Why Join… A Café or Convention?
This post was written by guest contributor Chrissy Wissler.
Why join a board game class or a meet-up? What’s the big deal about board game cafés and conventions? Why not just stay in the comforts of your own home, inviting friends over for regular board game nights?
Let’s just stay home.
Information about games is available online. You can research different games, watch reviews so you can match the play styles and tastes to your family.
You can punch out and sort the game pieces when your chosen game arrives, read and learn the rulebook… possibly watch a rules-video online (or two or three times because man, sometimes those things just don’t make sense).
Then, you can teach everyone how to play.
After you schedule the game day/night with your (kids’) friends, that is.
After you’ve fit in this time, to play games with your kids, into our very packed, very full lives.
To be honest, especially with my kids still young (seven and four, both who are differently-wired), and even with my love and passion, I struggle with this. I struggle to make board games a part of our daily life.
Often, I’m exhausted.
When I’ve got zero energy left at the end of the day, the thought of pulling out a game, setting it up, convincing my kids to sit and play it (rather than some awesome video game) is hard. Really hard.
Most times, it feels impossible.
In fact, this was one of my big incentives to start a board game club in the first place (and why I’m playing with the idea of starting an adult board game club… but how I’m going to fit that into my schedule, I haven’t a clue). Having the club has forced me to commit—both my time and energy—to a regular board game meet-up.
Almost like my own kick-in-the-pants, if you will.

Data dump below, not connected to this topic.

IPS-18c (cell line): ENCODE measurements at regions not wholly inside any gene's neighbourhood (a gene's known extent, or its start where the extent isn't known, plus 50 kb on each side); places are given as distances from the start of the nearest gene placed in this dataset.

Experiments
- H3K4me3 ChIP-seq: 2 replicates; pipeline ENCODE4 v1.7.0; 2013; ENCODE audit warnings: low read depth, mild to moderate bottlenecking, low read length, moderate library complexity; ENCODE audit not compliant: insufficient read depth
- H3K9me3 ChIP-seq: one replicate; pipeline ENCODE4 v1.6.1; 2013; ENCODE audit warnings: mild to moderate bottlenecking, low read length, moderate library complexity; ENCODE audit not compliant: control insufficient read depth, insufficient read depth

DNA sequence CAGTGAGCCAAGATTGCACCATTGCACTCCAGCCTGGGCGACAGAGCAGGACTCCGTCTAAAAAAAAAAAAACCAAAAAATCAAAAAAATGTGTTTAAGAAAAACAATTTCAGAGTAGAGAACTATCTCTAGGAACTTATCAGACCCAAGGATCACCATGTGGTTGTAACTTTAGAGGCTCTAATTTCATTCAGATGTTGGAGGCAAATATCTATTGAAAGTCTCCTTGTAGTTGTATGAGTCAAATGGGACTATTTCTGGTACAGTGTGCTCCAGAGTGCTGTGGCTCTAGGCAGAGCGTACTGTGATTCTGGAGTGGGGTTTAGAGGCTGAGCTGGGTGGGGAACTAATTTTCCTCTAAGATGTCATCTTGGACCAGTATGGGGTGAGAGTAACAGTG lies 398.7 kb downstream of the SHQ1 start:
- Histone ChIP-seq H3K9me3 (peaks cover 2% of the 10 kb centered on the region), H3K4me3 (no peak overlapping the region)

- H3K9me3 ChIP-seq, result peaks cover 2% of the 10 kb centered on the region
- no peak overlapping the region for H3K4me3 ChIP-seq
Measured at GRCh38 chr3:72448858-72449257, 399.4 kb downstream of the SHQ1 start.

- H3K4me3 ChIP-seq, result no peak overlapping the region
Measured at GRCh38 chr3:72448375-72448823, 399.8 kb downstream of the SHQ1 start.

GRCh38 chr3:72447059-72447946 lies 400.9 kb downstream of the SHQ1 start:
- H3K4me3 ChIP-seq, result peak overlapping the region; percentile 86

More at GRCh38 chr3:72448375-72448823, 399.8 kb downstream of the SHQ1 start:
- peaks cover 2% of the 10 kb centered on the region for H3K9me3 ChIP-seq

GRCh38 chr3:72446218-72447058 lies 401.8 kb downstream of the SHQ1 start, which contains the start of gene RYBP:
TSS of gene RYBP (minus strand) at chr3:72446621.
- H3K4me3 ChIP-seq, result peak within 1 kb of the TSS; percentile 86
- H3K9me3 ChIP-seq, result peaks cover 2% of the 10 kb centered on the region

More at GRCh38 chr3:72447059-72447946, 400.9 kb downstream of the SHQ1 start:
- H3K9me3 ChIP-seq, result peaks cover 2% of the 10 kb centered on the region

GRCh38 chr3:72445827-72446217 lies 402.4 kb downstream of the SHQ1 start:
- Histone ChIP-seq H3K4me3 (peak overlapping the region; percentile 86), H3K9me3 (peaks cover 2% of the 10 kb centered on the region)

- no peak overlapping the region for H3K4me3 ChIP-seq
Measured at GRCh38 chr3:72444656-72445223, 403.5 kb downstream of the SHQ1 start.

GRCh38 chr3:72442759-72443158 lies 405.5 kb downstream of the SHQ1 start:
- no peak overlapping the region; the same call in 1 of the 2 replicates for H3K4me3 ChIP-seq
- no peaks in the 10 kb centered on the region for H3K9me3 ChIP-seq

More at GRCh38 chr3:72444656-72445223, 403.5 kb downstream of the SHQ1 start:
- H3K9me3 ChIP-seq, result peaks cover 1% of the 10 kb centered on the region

It was simply getting too easy to allow the rest of life to swallow up the time and energy I wanted to go towards board games.
If playing board games is important to you, important for your kids to explore all the amazing learning opportunities gaming provides (not to mention all the chances for growing and supporting their emotional intelligence), all you have to do is show up.
Just show up?
Go online and see if there’s a place to game in your area. Look for board game cafes or board game stores.
If you’re in Glendale near Los Angeles, there’s a fantastic cafe called, the Game Häus, which I just love. There’s also the Game Chest in the South Bay at the Del Amo Mall (also have locations in Orange County), with owners who are passionate about board games and making space so you can actually play games in their store (they’ve also got quite the selection for purchase—so be forewarned with your pocketbook).
Places like those might have regular board game hours. Check them out. See if it works for you and invite your friends. Or, just show up and see what happens. This is a very welcoming hobby, especially to new gamers.
(Editor’s note: If you’re in New England, we heartily recommend Boards & Brews in Manchester, NH and The Castle in Beverly, MA.)
But maybe that’s not enough convincing for you. You still can buy the game yourself, save yourself the cost of a possible game fee or a class or simply gas to get your car from point A to B.
Here’s the real rub, though, the part that, even for me—board game fan that I am—trips me up.
Yep. Reading the rulebook—which often feels like it was written in another language.